Sam Cane. Photo by Getty
The All Blacks' northern rivals are about to lose their
last hiding place - the slow ruck - and Steve Hansen's men are,
not surprisingly, relishing the chance to expose them.
The tests against Scotland, Italy, Wales and England will be
the first time the All Blacks have played under the new
International Rugby Board rules - the most obvious of which
will be the different scrum engagement calls and, most
significantly, the five-second ruck law.
Both rules were used in the recent ITM Cup season and the
matches sped up considerably as a result. The scrum call is
now 'crouch, touch, set' rather than 'crouch, touch, pause,
engage'. Under the ruck law, teams are allowed a maximum of
five seconds with which to use the ball or concede a scrum.
The All Blacks are considered the fittest team in world rugby
and any increased pace will suit them more than any other.
They pride themselves on the way they finish games - although
it didn't quite come off in their most recent encounter, the
disappointing 18-18 draw against Australia two weeks ago.
It's unlikely any of their four northern countries will be
able to stick with New Zealand in the second half of their
"It will speed up their game, hopefully, because they like to
slow the game down like that," flanker Sam Cane said of the
opposition. "Hopefully that will work in our favour.
"I don't think it will affect us too much. Generally we like
to play with a pretty high tempo and the ball doesn't sit at
the base of our ruck for more than five seconds very often.
"I guess they will have to get organised around the ball. We
pride ourselves on the fact that anyone can play halfback
and, if the ball's available, we get rid of it. I guess they
will have to adopt the philosophy a little bit."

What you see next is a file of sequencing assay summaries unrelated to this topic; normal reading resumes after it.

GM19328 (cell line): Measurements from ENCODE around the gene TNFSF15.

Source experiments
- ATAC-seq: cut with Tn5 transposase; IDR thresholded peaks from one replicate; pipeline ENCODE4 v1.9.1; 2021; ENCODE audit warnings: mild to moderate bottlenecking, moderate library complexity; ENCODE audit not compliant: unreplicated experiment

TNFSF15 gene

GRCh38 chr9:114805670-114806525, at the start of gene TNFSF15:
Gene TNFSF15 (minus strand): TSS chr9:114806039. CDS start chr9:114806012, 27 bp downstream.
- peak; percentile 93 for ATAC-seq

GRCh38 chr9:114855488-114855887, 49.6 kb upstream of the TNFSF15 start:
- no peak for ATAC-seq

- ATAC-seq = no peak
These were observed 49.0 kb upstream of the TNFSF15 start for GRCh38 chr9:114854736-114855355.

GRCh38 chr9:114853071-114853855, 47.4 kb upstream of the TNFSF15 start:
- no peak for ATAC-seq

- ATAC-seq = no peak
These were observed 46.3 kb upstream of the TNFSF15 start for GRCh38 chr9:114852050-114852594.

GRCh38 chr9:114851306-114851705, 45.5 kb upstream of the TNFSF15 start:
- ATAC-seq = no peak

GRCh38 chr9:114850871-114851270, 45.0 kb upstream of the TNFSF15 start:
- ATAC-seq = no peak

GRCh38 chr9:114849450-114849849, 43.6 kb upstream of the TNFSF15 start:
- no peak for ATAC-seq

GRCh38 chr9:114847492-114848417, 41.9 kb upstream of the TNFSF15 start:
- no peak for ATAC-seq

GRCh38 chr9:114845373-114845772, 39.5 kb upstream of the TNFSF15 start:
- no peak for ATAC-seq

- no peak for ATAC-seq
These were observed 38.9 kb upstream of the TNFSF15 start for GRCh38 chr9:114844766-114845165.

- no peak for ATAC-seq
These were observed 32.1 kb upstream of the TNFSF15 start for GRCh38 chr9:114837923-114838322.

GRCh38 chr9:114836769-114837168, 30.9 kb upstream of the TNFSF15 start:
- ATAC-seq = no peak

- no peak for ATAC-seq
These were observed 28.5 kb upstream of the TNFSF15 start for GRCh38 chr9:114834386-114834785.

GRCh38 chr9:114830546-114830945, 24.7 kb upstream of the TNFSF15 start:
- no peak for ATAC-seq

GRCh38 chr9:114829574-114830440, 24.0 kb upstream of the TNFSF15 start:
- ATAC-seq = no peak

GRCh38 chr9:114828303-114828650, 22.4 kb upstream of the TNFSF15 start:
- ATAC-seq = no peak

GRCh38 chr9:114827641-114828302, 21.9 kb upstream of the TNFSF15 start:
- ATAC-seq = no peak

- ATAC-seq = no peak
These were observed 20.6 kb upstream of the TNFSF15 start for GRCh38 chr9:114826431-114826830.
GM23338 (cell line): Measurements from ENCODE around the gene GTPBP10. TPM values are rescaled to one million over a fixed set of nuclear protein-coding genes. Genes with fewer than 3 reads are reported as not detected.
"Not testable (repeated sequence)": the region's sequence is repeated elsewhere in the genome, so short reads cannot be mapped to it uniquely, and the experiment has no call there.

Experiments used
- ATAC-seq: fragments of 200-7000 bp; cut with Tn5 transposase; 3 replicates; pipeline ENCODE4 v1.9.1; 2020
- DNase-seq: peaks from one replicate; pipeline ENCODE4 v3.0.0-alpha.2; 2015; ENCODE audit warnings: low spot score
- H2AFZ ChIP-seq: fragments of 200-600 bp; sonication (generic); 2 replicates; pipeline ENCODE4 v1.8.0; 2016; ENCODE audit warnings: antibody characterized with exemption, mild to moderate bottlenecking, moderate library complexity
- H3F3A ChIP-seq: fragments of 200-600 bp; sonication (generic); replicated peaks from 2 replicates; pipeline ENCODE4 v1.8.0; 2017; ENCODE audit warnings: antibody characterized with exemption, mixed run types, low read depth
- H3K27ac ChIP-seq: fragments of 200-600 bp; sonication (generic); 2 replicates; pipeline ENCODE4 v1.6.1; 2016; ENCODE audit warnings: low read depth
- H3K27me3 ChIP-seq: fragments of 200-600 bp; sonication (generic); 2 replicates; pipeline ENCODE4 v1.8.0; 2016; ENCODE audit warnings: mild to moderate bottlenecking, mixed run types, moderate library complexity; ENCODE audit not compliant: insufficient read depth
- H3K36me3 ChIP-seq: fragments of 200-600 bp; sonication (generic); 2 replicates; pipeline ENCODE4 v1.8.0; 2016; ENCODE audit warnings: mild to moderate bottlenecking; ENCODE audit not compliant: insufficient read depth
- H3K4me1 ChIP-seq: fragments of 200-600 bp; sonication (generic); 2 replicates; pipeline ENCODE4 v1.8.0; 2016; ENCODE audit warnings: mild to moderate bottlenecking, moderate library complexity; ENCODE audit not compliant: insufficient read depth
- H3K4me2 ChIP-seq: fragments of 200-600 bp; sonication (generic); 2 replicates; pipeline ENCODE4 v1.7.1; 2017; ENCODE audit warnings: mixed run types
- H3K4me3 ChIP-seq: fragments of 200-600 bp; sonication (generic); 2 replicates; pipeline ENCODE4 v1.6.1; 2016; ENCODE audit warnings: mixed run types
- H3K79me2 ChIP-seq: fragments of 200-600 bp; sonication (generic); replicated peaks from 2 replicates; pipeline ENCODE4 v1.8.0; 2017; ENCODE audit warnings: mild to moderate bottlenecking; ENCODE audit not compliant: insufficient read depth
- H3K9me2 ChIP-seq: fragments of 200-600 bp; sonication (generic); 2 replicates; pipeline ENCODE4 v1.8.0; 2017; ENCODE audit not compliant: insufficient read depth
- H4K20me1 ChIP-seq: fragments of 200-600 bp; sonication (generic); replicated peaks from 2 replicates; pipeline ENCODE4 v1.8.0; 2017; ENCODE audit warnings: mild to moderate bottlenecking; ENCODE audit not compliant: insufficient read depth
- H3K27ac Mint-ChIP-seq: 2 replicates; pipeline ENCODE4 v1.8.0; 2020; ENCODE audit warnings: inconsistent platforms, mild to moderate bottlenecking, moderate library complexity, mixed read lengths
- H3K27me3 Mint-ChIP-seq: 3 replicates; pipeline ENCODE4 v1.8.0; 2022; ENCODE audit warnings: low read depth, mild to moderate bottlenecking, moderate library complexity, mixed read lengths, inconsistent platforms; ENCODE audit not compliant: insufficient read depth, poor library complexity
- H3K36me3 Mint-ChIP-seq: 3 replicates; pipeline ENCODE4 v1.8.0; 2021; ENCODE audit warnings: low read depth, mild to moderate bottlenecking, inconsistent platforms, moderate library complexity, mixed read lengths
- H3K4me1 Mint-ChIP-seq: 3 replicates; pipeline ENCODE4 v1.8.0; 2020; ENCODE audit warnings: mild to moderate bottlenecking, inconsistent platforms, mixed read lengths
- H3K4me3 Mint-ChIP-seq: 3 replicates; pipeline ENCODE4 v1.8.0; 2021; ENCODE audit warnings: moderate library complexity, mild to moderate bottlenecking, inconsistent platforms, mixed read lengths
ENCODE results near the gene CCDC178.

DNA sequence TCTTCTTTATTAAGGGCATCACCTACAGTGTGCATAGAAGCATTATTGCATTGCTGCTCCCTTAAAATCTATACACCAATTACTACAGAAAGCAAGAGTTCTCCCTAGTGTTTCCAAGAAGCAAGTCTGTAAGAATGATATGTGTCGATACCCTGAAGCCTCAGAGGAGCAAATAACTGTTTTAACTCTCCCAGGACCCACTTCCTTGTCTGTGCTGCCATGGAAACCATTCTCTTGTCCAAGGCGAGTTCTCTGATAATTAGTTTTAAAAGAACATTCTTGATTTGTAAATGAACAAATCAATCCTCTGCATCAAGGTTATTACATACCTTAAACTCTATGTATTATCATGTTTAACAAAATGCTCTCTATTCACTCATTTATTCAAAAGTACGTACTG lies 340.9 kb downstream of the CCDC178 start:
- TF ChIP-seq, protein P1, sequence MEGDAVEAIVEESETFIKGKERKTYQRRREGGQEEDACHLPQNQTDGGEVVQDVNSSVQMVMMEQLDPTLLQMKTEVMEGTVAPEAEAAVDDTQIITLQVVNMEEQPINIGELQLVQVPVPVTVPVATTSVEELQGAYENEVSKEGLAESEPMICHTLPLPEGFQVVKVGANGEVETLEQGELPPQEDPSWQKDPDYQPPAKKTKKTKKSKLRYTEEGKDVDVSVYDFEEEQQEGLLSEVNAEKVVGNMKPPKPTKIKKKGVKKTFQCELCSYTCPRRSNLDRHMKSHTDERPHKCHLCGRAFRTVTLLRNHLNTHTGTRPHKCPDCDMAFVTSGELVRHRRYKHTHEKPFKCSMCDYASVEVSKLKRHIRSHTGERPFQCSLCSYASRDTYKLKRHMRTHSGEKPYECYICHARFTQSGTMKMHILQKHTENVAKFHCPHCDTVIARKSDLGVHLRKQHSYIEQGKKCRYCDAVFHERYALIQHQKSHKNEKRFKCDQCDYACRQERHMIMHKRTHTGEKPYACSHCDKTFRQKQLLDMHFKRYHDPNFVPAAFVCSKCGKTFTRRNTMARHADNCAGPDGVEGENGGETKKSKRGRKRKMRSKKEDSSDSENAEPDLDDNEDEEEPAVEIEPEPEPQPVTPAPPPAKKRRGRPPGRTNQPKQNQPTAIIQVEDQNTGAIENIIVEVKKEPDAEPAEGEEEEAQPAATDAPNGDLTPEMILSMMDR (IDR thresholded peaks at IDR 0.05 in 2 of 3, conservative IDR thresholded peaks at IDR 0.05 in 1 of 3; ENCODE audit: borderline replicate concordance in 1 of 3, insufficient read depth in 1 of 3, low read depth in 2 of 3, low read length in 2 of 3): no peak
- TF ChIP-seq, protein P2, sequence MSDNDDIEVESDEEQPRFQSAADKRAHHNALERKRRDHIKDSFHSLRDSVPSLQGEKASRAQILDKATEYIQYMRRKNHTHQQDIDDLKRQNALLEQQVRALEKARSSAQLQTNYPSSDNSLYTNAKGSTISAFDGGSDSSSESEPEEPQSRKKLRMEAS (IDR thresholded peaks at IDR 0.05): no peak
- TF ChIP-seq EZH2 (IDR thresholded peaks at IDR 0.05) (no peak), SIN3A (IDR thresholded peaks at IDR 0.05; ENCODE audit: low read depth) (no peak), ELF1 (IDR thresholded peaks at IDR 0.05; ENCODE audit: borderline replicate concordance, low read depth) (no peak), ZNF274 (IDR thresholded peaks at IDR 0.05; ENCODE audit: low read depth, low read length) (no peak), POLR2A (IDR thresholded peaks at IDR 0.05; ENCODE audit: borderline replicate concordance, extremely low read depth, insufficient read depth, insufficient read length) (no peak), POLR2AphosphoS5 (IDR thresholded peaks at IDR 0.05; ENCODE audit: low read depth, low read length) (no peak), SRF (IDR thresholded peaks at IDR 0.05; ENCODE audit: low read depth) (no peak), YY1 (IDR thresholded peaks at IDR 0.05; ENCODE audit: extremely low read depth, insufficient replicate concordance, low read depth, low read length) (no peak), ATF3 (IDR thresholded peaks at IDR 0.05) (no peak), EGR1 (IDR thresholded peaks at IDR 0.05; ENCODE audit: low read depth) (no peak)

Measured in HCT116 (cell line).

No 8 Kieran Read said the northern teams could be adapting to
that style anyway, but not all find it easy to change an
This year Argentina tried to play with pace and width against
the All Blacks in Buenos Aires and came a distant second
after competing well in Wellington earlier in the Rugby
Championship with a more conservative plan.
Cane, on his first northern tour, thought it would take time
for the forwards to settle into the new scrum call cadence.
"Generally, with a bit of research, it's taken the guys two
games to get their heads around it and get the timing right,
but it's the same for everyone."
The 20-year-old won't be allowing himself the same luxury of
easing himself into the tour. He quite rightly wants to make
an immediate impact and is likely to be involved early as
Richie McCaw is given a rest in either the Scotland or Italy
Cane has been forced to play a waiting game this year as he
duelled with Tanerau Latimer for the Chiefs' No 7 jersey and
has had even fewer opportunities behind McCaw at the All
Blacks, but all that is about to change.
He has played three tests, including just one start, but will
also be aware this is his chance to shine ahead of next year
when McCaw will take his sabbatical during the three tests
"When I get a shot, I have to take it," Cane agreed. "Whether
that's a start or time off the bench, I have to make the most
"I guess the biggest challenge for me is trying to keep fit
each week. You can train all you like but match fitness is
something different. The mind and body is very well because I
haven't been playing much, so I'm definitely itching to get